Word of the Week: Vernal Equinox (also known as: Spring Equinox, March Equinox)
Yesterday marked the official first day of Spring! Each year spring is marked by the vernal equinox, which falls around March 20 or 21 and is when the Sun crosses the celestial equator going north.
Equinoxes occur when the axis of rotation of the earth is exactly parallel to the direction of motion of the earth around the sun. Day and night are about the same length on this day, hence the name “equinox.” The name is derived from the Latin aequus (equal) and nox (night).
Now that we’ve passed the vernal equinox, be prepared for earlier sunrises, later sunsets, softer winds, and sprouting plants—all signs that Spring is here.
This Week at Falvey
NOW–Wednesday, June 15
“That Fairyland of Ice”: Polar Exploration in Mind and Memory Exhibit | Falvey First Floor & Virtual | Free & Open to the Public
Monday, March 21
Mindfulness Mondays | 1–1:30 p.m. | Virtual | https://villanova.zoom.us/j/98337578849
Monday, March 21
The Interfaith Human Library: Where Books Talk and We All Learn About Life in a Multi-Faith World | 4:30–6 p.m. | Speakers’ Corner | Register Here
Tuesday, March 22
Scholarship@Villanova–Billie Murray, PhD, on Combating Hate: A Framework for Direct Action | 4–5:15 p.m. | Room 205 | Find more info here
Wednesday, March 23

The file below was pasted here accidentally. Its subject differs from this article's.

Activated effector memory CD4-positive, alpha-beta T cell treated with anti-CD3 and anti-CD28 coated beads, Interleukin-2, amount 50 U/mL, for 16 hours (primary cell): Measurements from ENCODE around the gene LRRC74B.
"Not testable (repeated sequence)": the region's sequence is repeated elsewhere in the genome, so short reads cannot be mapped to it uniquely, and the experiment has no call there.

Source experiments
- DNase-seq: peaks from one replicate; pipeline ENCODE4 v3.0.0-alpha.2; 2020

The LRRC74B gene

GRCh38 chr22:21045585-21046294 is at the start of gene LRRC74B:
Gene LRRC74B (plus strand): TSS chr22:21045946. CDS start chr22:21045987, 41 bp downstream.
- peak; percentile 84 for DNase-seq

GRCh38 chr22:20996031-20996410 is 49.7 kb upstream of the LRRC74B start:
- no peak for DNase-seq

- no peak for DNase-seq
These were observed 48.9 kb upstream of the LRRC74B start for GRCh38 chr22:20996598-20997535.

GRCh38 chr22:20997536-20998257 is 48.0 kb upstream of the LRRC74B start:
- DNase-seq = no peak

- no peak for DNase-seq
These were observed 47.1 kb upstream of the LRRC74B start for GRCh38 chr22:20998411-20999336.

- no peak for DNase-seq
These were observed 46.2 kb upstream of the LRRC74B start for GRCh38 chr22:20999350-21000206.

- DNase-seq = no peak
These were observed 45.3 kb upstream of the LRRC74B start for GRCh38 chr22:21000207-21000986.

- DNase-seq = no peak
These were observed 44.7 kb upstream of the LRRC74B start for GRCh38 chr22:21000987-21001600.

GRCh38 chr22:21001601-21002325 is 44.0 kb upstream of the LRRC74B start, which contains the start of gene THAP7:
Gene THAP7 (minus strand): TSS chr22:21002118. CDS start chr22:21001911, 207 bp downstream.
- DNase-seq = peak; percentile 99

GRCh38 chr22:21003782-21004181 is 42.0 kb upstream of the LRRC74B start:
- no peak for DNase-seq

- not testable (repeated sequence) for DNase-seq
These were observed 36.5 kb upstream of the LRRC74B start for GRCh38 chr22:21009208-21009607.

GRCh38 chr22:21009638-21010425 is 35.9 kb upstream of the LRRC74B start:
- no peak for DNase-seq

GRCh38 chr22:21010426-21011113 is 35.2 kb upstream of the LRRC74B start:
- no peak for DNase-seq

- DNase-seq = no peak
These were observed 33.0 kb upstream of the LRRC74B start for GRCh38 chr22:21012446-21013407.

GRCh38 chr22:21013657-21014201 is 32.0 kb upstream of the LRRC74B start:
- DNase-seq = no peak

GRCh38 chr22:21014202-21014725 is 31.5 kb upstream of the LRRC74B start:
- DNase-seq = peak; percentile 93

2022 Falvey Forum Workshop Series: Introduction to Digital Archives and Research | 12–1 p.m. | Virtual | Register Here
Thursday, March 24
Spring 2022 Digital Seeds Lecture: Matthew Bui, PhD, on “Toward Urban Data Justice: Auditing the Racial Politics of Data” | 4 p.m. | Virtual | Register Here
Friday, March 25
Villanova Gaming Society Meeting | 2:30–4:30 p.m. | Speakers’ Corner | Free & Open to the Public
This Week in History
March 23, 1839 – “OK” enters national vernacular
On March 23, 1839, the initials “O.K.” are first published in The Boston Morning Post, partially as a joke. It was meant as an abbreviation for “oll korrect,” a popular slang misspelling of “all correct.” However, “OK” then steadily made its way into the everyday speech of Americans.
In the late 1830s, many younger people would misspell words intentionally, then abbreviate them and use them as slang. Some examples include “KY” for “no use” (“know yuse”) and “OW” for all right (“oll wright”).
OK rose above the rest and made its way into common vernacular even to this day in part thanks to the Boston Morning Post. From there, its popularity continued when it was picked up by politicians at the time.
Read more from History.com.
Jenna Renaud is a Graduate Assistant in Falvey Memorial Library and a Graduate Student in the Communication Department.
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